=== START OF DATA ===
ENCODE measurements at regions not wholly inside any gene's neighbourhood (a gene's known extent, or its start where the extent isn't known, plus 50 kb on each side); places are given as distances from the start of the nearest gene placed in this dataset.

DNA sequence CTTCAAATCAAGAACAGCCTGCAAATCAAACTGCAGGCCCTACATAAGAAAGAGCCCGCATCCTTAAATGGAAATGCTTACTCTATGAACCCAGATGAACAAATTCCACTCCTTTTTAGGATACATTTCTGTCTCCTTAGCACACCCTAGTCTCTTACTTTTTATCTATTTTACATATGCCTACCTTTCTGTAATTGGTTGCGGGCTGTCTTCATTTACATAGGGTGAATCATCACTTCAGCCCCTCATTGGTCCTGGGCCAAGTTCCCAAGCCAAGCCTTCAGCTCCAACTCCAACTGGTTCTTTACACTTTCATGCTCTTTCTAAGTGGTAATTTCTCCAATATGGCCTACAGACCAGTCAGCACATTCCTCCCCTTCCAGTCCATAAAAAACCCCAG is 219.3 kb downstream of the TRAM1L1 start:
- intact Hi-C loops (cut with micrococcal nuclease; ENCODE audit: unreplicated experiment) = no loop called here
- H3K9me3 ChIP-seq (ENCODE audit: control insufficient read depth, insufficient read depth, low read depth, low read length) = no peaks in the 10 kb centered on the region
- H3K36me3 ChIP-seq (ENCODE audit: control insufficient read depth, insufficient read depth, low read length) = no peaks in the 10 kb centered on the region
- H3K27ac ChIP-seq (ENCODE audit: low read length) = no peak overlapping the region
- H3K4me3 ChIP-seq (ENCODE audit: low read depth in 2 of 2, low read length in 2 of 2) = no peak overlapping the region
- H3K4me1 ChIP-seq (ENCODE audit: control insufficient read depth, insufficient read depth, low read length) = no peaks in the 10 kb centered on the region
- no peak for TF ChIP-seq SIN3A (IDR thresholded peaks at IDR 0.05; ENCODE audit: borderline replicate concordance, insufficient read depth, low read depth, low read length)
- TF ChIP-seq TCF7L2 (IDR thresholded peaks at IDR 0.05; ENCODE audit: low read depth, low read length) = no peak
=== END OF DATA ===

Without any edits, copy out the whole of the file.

ENCODE measurements at regions not wholly inside any gene's neighbourhood (a gene's known extent, or its start where the extent isn't known, plus 50 kb on each side); places are given as distances from the start of the nearest gene placed in this dataset.

DNA sequence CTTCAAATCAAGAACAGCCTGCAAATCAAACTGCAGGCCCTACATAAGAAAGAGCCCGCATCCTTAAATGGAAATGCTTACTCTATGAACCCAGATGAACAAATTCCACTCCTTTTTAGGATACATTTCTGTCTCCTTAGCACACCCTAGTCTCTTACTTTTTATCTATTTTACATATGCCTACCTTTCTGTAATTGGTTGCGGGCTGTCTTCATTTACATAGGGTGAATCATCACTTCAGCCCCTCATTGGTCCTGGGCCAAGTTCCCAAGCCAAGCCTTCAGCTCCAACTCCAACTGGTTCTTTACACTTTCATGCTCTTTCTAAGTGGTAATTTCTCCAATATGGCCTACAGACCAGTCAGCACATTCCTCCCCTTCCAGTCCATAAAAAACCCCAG is 219.3 kb downstream of the TRAM1L1 start:
- intact Hi-C loops (cut with micrococcal nuclease; ENCODE audit: unreplicated experiment) = no loop called here
- H3K9me3 ChIP-seq (ENCODE audit: control insufficient read depth, insufficient read depth, low read depth, low read length) = no peaks in the 10 kb centered on the region
- H3K36me3 ChIP-seq (ENCODE audit: control insufficient read depth, insufficient read depth, low read length) = no peaks in the 10 kb centered on the region
- H3K27ac ChIP-seq (ENCODE audit: low read length) = no peak overlapping the region
- H3K4me3 ChIP-seq (ENCODE audit: low read depth in 2 of 2, low read length in 2 of 2) = no peak overlapping the region
- H3K4me1 ChIP-seq (ENCODE audit: control insufficient read depth, insufficient read depth, low read length) = no peaks in the 10 kb centered on the region
- no peak for TF ChIP-seq SIN3A (IDR thresholded peaks at IDR 0.05; ENCODE audit: borderline replicate concordance, insufficient read depth, low read depth, low read length)
- TF ChIP-seq TCF7L2 (IDR thresholded peaks at IDR 0.05; ENCODE audit: low read depth, low read length) = no peak